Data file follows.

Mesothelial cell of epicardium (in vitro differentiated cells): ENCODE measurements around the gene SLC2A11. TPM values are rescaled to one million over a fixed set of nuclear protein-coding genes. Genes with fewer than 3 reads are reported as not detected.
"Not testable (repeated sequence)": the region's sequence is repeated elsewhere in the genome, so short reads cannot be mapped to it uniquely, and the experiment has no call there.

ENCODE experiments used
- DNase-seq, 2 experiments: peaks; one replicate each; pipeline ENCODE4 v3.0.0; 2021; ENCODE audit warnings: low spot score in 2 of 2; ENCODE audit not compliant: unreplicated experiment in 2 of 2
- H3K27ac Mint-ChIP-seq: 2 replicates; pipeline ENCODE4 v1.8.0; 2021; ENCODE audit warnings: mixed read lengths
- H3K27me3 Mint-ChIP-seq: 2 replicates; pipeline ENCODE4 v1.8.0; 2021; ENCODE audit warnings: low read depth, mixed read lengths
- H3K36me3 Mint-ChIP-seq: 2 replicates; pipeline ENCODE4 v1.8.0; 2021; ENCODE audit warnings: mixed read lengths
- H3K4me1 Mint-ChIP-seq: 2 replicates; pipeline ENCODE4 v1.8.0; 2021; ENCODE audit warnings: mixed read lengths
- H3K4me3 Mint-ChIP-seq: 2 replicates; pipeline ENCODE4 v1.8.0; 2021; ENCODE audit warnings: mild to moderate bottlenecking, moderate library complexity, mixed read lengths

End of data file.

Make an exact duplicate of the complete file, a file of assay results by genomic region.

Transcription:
Mesothelial cell of epicardium (in vitro differentiated cells): ENCODE measurements around the gene SLC2A11. TPM values are rescaled to one million over a fixed set of nuclear protein-coding genes. Genes with fewer than 3 reads are reported as not detected.
"Not testable (repeated sequence)": the region's sequence is repeated elsewhere in the genome, so short reads cannot be mapped to it uniquely, and the experiment has no call there.

ENCODE experiments used
- DNase-seq, 2 experiments: peaks; one replicate each; pipeline ENCODE4 v3.0.0; 2021; ENCODE audit warnings: low spot score in 2 of 2; ENCODE audit not compliant: unreplicated experiment in 2 of 2
- H3K27ac Mint-ChIP-seq: 2 replicates; pipeline ENCODE4 v1.8.0; 2021; ENCODE audit warnings: mixed read lengths
- H3K27me3 Mint-ChIP-seq: 2 replicates; pipeline ENCODE4 v1.8.0; 2021; ENCODE audit warnings: low read depth, mixed read lengths
- H3K36me3 Mint-ChIP-seq: 2 replicates; pipeline ENCODE4 v1.8.0; 2021; ENCODE audit warnings: mixed read lengths
- H3K4me1 Mint-ChIP-seq: 2 replicates; pipeline ENCODE4 v1.8.0; 2021; ENCODE audit warnings: mixed read lengths
- H3K4me3 Mint-ChIP-seq: 2 replicates; pipeline ENCODE4 v1.8.0; 2021; ENCODE audit warnings: mild to moderate bottlenecking, moderate library complexity, mixed read lengths